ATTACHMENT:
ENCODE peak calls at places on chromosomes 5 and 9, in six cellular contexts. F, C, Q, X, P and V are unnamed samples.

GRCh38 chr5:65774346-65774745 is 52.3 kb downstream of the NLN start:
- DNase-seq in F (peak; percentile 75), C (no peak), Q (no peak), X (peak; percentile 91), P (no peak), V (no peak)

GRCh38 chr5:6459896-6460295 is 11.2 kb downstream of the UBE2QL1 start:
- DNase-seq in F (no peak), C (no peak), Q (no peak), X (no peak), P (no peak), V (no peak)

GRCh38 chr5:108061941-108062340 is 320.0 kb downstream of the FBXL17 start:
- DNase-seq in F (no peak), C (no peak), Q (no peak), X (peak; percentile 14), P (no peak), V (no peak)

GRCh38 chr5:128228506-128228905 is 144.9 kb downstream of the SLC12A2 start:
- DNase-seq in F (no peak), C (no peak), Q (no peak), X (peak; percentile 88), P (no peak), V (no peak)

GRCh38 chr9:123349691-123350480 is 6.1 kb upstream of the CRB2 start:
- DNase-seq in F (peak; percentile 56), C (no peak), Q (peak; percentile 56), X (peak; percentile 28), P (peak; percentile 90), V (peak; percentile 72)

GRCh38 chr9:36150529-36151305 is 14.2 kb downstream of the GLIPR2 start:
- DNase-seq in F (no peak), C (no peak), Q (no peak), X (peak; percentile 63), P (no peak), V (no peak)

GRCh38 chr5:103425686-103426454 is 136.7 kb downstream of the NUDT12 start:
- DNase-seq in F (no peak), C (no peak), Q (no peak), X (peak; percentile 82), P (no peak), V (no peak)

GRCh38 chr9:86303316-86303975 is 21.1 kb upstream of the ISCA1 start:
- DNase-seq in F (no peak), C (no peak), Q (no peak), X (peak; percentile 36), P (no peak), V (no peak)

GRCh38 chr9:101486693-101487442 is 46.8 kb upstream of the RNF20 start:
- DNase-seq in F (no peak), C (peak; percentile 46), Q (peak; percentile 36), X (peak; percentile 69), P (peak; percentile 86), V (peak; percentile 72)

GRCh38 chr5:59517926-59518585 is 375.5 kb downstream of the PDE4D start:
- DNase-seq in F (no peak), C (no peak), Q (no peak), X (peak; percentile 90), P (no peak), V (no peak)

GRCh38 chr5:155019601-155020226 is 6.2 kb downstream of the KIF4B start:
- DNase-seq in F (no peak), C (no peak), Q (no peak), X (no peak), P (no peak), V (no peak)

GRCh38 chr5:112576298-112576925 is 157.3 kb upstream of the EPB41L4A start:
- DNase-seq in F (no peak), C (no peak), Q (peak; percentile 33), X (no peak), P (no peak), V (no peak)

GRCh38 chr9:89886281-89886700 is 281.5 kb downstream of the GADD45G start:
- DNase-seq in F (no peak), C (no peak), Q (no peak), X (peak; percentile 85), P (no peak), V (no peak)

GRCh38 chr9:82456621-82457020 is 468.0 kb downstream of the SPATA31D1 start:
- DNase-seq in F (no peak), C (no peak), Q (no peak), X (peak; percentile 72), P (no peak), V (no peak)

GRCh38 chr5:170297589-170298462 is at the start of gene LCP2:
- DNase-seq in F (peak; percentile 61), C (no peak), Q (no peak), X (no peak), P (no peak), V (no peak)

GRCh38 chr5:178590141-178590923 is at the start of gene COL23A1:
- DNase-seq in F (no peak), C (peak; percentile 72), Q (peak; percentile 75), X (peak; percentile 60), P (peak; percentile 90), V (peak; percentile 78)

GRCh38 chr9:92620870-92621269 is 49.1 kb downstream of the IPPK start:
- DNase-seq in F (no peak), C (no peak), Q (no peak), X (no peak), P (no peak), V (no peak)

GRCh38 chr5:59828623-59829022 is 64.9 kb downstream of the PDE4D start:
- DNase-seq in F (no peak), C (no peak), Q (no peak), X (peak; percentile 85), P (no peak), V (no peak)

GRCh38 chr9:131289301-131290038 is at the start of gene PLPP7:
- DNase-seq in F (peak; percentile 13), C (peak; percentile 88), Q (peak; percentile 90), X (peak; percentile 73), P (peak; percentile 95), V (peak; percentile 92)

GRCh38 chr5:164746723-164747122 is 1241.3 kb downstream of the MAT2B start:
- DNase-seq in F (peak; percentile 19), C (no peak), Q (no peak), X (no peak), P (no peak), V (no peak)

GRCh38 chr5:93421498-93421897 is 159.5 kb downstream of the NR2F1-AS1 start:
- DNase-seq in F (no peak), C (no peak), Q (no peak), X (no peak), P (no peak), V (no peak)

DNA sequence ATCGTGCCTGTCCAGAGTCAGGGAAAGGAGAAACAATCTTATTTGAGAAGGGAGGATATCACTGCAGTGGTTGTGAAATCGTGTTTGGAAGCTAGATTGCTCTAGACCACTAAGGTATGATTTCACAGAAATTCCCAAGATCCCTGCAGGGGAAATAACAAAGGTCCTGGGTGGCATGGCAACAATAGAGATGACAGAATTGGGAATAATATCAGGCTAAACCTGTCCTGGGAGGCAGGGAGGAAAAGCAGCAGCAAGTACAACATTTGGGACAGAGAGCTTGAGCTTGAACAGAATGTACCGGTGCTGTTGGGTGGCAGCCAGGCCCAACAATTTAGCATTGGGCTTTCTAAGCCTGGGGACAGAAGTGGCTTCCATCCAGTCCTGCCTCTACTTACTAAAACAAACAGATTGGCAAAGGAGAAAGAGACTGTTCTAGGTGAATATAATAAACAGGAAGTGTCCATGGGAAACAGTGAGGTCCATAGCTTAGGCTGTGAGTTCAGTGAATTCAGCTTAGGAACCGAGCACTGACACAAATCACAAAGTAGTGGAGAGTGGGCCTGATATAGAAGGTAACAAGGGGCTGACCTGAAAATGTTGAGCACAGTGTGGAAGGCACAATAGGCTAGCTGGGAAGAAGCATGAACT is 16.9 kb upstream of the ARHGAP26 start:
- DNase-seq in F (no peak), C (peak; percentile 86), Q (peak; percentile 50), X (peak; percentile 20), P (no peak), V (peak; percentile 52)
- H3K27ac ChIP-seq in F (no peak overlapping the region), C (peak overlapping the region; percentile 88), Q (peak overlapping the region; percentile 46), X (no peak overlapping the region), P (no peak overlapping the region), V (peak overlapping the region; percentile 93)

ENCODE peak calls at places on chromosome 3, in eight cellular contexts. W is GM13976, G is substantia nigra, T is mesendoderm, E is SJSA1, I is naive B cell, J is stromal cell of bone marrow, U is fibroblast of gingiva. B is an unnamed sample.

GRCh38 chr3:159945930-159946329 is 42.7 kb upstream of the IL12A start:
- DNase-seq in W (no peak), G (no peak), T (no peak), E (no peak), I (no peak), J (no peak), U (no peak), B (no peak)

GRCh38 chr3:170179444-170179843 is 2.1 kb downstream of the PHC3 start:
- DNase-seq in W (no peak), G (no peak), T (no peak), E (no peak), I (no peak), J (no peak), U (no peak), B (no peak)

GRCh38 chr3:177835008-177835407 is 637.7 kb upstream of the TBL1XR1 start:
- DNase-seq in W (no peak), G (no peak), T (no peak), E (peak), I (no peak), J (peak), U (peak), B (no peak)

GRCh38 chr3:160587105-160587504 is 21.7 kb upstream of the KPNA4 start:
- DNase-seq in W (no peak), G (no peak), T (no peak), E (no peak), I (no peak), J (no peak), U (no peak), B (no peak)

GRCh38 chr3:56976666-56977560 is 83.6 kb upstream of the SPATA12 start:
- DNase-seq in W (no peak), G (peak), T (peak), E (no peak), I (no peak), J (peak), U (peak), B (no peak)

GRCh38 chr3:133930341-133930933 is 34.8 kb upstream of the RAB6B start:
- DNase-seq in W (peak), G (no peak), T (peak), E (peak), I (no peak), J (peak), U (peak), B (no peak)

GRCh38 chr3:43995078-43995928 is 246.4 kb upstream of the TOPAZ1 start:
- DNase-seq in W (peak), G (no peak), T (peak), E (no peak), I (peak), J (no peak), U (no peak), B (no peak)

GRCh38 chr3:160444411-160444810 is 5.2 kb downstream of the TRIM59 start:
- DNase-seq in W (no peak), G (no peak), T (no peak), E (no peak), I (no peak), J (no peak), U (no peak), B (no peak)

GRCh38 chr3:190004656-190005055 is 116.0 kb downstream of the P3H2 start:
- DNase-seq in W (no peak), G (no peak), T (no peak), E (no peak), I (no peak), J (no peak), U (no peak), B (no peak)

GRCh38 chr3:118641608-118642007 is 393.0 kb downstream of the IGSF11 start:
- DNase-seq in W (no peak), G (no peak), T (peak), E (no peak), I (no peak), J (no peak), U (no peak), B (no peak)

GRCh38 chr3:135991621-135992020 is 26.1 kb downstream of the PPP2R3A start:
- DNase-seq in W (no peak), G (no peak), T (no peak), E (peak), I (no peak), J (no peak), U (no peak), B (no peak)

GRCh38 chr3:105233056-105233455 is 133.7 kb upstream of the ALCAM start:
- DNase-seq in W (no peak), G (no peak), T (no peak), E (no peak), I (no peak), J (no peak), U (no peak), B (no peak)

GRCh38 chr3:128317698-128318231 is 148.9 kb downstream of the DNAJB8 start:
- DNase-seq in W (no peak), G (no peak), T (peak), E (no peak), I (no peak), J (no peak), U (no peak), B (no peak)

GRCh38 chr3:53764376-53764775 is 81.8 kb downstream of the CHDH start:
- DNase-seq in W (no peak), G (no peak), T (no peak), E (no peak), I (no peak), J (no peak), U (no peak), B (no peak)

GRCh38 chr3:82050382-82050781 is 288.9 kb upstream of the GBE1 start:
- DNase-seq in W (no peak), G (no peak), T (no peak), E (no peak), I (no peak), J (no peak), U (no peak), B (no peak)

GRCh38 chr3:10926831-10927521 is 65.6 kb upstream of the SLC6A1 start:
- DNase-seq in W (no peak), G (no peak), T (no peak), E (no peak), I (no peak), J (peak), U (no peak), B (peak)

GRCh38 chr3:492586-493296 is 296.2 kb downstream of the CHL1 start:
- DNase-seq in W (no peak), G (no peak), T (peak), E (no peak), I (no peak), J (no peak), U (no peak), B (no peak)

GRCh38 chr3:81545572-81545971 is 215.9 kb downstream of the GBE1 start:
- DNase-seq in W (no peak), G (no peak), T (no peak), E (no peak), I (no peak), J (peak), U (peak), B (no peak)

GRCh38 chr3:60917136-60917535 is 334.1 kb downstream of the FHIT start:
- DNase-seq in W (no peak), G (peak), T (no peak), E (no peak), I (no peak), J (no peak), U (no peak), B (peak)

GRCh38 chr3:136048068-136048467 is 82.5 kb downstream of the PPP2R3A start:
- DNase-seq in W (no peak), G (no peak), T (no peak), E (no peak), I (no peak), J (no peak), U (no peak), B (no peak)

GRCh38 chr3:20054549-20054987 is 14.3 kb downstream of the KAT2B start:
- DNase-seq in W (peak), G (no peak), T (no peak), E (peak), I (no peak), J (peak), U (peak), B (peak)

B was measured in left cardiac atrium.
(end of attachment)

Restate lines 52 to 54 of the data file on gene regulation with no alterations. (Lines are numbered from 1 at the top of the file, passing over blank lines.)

GRCh38 chr3:177835008-177835407 is 637.7 kb upstream of the TBL1XR1 start:
- DNase-seq in W (no peak), G (no peak), T (no peak), E (peak), I (no peak), J (peak), U (peak), B (no peak)

GRCh38 chr3:160587105-160587504 is 21.7 kb upstream of the KPNA4 start: